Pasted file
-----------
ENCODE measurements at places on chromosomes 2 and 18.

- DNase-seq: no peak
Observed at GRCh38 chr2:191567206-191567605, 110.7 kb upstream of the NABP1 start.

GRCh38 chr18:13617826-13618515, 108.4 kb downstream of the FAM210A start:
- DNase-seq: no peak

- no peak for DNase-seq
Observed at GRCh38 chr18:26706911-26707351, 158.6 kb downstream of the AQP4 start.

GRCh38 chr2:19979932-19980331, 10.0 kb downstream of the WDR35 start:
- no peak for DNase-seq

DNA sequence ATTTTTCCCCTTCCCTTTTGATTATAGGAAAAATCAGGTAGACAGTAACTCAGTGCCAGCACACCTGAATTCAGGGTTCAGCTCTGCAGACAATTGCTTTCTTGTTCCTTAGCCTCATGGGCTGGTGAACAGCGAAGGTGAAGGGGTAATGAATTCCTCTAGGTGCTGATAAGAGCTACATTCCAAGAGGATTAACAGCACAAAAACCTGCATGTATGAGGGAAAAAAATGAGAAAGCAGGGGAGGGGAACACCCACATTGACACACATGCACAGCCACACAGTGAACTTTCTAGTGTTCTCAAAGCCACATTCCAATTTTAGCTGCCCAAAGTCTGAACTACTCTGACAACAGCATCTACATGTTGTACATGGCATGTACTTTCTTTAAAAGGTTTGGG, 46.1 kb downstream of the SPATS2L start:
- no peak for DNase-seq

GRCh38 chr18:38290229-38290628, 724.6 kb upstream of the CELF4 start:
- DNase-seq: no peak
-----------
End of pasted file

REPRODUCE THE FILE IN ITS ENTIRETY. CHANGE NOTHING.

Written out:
ENCODE measurements at places on chromosomes 2 and 18.

- DNase-seq: no peak
Observed at GRCh38 chr2:191567206-191567605, 110.7 kb upstream of the NABP1 start.

GRCh38 chr18:13617826-13618515, 108.4 kb downstream of the FAM210A start:
- DNase-seq: no peak

- no peak for DNase-seq
Observed at GRCh38 chr18:26706911-26707351, 158.6 kb downstream of the AQP4 start.

GRCh38 chr2:19979932-19980331, 10.0 kb downstream of the WDR35 start:
- no peak for DNase-seq

DNA sequence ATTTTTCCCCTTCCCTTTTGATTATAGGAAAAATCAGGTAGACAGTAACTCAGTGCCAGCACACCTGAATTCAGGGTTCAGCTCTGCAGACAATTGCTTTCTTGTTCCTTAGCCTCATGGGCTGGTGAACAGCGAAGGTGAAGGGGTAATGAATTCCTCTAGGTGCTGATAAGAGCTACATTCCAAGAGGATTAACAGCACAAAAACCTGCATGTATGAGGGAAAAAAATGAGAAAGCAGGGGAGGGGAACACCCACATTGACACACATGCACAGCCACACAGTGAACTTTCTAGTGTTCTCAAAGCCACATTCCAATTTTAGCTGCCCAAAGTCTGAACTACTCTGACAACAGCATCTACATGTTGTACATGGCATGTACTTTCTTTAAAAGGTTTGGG, 46.1 kb downstream of the SPATS2L start:
- no peak for DNase-seq

GRCh38 chr18:38290229-38290628, 724.6 kb upstream of the CELF4 start:
- DNase-seq: no peak